After being caught in possession of lake sturgeon meat and roe, two men from Richmond Hill, Ontario, have received a total of $20,750 in fines and probation orders.
Denis Zehovoy and Ilia Kazatchkov pleaded guilty to illegally possessing lake sturgeon meat and roe. They were each fined $10,000 and for the next five years, and are prohibited from being within three metres of the Mississagi River, in the northern Ontario town of Blind River. Zehovoy also pleaded guilty to making a false statement to a conservation officer and was fined $750.
The court heard that on September 22, 2013, Blind River District conservation officers stopped three anglers in a vehicle as they were travelling back to Toronto. Zehovoy claimed they were transporting only salmon. Upon inspecting the vehicle, conservation officers located a box containing 27 pounds of sturgeon eggs and four pounds of sturgeon meat.
Further investigation revealed that Zehovoy and Kazatchkov had been fishing in Blind River the previous weekend. They stayed with a local resident and expressed an interest in getting sturgeon eggs, knowing it was illegal to possess them. Zehovoy and Kazatchkov arranged to meet the individual on September 22, at which time they received the eggs and meat.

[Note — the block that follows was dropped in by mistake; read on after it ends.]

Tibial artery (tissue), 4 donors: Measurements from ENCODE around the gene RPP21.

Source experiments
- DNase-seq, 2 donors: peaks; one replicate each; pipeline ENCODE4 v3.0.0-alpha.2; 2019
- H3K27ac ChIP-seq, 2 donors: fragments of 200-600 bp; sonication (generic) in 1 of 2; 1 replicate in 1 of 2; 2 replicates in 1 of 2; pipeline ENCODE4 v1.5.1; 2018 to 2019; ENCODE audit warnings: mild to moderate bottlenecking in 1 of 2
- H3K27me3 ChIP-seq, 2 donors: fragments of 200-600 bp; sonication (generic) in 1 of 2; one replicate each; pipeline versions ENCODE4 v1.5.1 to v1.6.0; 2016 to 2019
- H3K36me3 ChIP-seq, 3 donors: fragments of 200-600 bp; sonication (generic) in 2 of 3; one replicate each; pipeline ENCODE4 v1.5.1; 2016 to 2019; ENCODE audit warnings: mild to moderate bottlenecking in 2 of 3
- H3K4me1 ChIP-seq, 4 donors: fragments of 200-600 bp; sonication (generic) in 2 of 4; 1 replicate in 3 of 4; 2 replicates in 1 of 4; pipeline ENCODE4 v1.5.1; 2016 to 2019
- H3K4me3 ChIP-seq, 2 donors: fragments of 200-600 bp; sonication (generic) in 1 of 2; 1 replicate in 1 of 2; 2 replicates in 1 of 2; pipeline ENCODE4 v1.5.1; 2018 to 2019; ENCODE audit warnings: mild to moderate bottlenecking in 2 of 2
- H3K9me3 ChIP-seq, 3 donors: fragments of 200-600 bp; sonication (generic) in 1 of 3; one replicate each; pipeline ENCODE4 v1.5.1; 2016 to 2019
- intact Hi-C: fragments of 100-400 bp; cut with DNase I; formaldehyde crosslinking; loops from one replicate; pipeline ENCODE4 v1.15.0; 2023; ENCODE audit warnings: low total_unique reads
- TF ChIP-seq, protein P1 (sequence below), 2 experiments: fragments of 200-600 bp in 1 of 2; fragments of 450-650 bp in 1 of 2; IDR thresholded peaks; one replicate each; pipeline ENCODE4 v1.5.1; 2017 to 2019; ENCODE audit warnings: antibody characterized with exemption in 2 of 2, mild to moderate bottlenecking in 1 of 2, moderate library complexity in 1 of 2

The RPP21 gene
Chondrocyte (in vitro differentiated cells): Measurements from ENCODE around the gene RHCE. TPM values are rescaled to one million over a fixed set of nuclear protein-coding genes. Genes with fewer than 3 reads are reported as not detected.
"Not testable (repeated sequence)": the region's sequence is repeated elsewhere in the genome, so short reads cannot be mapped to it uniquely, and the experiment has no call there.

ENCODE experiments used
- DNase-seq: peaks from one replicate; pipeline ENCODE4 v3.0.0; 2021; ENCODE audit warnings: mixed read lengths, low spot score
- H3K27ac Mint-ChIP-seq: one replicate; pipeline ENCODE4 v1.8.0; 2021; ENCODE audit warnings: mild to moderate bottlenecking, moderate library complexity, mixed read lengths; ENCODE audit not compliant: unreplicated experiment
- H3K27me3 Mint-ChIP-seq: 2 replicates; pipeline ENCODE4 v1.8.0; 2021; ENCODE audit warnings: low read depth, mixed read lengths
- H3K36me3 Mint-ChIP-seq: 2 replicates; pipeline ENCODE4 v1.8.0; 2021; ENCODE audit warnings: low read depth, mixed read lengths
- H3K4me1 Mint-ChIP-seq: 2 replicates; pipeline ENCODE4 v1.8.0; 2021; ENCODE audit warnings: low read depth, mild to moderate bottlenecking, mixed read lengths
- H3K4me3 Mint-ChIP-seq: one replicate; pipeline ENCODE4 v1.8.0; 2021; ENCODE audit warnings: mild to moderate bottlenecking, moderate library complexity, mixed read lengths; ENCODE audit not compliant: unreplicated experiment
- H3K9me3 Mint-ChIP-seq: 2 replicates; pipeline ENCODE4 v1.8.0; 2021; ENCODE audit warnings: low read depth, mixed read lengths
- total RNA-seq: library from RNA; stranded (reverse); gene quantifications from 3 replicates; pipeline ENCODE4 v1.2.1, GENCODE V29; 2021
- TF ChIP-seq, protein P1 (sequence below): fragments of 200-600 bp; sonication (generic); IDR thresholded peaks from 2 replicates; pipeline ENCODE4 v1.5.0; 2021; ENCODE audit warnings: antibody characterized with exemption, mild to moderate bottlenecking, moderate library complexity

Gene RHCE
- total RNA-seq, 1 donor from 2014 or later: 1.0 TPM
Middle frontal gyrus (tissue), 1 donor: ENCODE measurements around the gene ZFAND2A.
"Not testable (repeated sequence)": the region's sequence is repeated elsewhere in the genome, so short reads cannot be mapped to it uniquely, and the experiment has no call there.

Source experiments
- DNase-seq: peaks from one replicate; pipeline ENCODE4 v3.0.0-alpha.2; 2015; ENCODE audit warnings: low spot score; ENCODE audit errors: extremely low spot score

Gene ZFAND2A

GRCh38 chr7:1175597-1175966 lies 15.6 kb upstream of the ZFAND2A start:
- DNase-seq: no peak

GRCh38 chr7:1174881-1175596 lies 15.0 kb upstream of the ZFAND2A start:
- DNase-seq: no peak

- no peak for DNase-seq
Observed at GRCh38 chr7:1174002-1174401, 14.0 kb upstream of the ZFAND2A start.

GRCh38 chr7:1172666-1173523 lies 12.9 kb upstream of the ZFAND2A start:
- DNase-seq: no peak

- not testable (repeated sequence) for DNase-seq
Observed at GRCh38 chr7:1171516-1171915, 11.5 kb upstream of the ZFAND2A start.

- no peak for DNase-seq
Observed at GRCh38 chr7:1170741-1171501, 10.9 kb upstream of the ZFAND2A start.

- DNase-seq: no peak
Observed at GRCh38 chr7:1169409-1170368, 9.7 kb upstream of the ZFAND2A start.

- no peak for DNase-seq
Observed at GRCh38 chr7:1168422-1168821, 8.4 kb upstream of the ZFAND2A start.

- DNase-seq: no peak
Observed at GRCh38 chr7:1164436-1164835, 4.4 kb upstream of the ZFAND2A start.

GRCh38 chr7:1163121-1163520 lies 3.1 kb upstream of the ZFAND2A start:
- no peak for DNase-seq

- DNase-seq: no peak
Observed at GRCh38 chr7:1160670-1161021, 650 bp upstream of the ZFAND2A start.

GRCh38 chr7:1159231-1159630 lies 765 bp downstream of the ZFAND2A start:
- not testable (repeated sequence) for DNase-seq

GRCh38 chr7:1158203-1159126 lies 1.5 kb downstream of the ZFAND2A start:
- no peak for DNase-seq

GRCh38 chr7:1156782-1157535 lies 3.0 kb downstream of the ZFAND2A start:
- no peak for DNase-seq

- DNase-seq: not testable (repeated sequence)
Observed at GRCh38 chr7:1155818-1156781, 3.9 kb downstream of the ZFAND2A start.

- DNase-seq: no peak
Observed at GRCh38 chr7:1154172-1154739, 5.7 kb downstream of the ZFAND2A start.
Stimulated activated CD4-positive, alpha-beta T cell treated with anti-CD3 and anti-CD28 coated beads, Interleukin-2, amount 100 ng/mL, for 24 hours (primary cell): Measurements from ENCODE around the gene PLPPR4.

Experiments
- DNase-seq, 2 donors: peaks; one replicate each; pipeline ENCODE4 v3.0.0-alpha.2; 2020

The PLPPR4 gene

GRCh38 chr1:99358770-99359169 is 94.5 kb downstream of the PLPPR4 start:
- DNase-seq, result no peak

The sturgeon population in the Great Lakes-Upper St. Lawrence River is listed as threatened under the Endangered Species Act, and it is illegal to posses them (or any other plants or animals listed as threatened under the act.)
The lake sturgeon is Canada’s largest freshwater fish, weighing up to 400 pounds, and reaching over six feet in length. These remarkable fish have ancestral ties to related species dating back 200 million years, and can live more than 100 years. Sturgeon were once a major part of North America’s Great Lakes, Hudson Bay, and Mississippi River ecosystems and occurred from Canada to Alabama. But intense fishing has exacted a heavy toll on their populations.
Once killed as a nuisance bycatch because they damaged fishing nets and gear, when sturgeon meat and eggs became prized, commercial fishermen targeted them heavily. Between 1879 and 1900, the Great Lakes commercial sturgeon fishery brought in an average of four million pounds of sturgeon per year. Such unsustainable catch rates were coupled with environmental degradation, including pollution and the construction of dams. Sturgeons, which return each spring to spawn in the streams and rivers in which they were born, found tributaries blocked and spawning shoals destroyed by silt from agriculture and lumbering.
To report a natural resource violation, call 1-877-TIPS-MNR (847-7667) toll-free any time or contact the local ministry office during regular business hours. Wildlife violations can also be reported anonymously to Crime Stoppers, at 1-800-222-TIPS (8477).